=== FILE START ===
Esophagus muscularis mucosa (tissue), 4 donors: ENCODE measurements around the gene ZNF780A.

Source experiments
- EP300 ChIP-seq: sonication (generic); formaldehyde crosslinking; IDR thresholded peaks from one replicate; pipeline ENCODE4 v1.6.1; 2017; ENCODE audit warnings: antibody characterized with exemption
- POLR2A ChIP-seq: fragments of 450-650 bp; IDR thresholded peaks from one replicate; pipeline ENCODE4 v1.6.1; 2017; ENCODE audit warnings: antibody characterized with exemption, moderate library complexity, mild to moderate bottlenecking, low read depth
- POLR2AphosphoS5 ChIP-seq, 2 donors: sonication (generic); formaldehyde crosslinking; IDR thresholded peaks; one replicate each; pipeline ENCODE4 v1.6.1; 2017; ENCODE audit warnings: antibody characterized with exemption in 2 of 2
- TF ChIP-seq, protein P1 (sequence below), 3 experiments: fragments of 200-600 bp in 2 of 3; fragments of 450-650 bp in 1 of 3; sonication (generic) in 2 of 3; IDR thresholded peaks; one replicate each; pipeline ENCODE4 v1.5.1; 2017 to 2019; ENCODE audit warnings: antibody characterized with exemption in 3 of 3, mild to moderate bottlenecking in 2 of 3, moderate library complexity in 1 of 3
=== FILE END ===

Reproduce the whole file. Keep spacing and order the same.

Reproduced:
Esophagus muscularis mucosa (tissue), 4 donors: ENCODE measurements around the gene ZNF780A.

Source experiments
- EP300 ChIP-seq: sonication (generic); formaldehyde crosslinking; IDR thresholded peaks from one replicate; pipeline ENCODE4 v1.6.1; 2017; ENCODE audit warnings: antibody characterized with exemption
- POLR2A ChIP-seq: fragments of 450-650 bp; IDR thresholded peaks from one replicate; pipeline ENCODE4 v1.6.1; 2017; ENCODE audit warnings: antibody characterized with exemption, moderate library complexity, mild to moderate bottlenecking, low read depth
- POLR2AphosphoS5 ChIP-seq, 2 donors: sonication (generic); formaldehyde crosslinking; IDR thresholded peaks; one replicate each; pipeline ENCODE4 v1.6.1; 2017; ENCODE audit warnings: antibody characterized with exemption in 2 of 2
- TF ChIP-seq, protein P1 (sequence below), 3 experiments: fragments of 200-600 bp in 2 of 3; fragments of 450-650 bp in 1 of 3; sonication (generic) in 2 of 3; IDR thresholded peaks; one replicate each; pipeline ENCODE4 v1.5.1; 2017 to 2019; ENCODE audit warnings: antibody characterized with exemption in 3 of 3, mild to moderate bottlenecking in 2 of 3, moderate library complexity in 1 of 3